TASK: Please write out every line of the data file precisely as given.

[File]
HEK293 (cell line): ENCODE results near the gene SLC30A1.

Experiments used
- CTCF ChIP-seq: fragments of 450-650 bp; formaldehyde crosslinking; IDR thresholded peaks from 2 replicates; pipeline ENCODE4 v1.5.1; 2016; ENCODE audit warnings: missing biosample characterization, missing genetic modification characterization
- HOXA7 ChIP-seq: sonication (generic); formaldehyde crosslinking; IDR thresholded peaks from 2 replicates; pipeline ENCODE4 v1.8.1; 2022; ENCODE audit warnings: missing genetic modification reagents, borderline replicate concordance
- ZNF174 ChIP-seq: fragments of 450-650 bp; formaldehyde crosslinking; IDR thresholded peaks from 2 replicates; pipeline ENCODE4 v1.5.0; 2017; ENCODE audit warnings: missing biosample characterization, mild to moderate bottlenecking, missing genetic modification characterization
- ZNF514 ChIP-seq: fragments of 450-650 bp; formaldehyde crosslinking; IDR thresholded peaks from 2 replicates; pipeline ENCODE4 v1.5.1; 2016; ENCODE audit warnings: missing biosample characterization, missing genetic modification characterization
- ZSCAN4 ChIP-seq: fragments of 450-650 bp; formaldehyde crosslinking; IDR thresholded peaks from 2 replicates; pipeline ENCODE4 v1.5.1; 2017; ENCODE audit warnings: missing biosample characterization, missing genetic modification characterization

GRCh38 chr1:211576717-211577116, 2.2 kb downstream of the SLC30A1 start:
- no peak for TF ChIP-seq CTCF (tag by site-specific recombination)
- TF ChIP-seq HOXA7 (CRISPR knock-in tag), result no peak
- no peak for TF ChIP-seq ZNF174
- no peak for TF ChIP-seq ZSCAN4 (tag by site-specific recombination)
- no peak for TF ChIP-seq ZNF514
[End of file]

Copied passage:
HEK293 (cell line): ENCODE results near the gene SLC30A1.

Experiments used
- CTCF ChIP-seq: fragments of 450-650 bp; formaldehyde crosslinking; IDR thresholded peaks from 2 replicates; pipeline ENCODE4 v1.5.1; 2016; ENCODE audit warnings: missing biosample characterization, missing genetic modification characterization
- HOXA7 ChIP-seq: sonication (generic); formaldehyde crosslinking; IDR thresholded peaks from 2 replicates; pipeline ENCODE4 v1.8.1; 2022; ENCODE audit warnings: missing genetic modification reagents, borderline replicate concordance
- ZNF174 ChIP-seq: fragments of 450-650 bp; formaldehyde crosslinking; IDR thresholded peaks from 2 replicates; pipeline ENCODE4 v1.5.0; 2017; ENCODE audit warnings: missing biosample characterization, mild to moderate bottlenecking, missing genetic modification characterization
- ZNF514 ChIP-seq: fragments of 450-650 bp; formaldehyde crosslinking; IDR thresholded peaks from 2 replicates; pipeline ENCODE4 v1.5.1; 2016; ENCODE audit warnings: missing biosample characterization, missing genetic modification characterization
- ZSCAN4 ChIP-seq: fragments of 450-650 bp; formaldehyde crosslinking; IDR thresholded peaks from 2 replicates; pipeline ENCODE4 v1.5.1; 2017; ENCODE audit warnings: missing biosample characterization, missing genetic modification characterization

GRCh38 chr1:211576717-211577116, 2.2 kb downstream of the SLC30A1 start:
- no peak for TF ChIP-seq CTCF (tag by site-specific recombination)
- TF ChIP-seq HOXA7 (CRISPR knock-in tag), result no peak
- no peak for TF ChIP-seq ZNF174
- no peak for TF ChIP-seq ZSCAN4 (tag by site-specific recombination)
- no peak for TF ChIP-seq ZNF514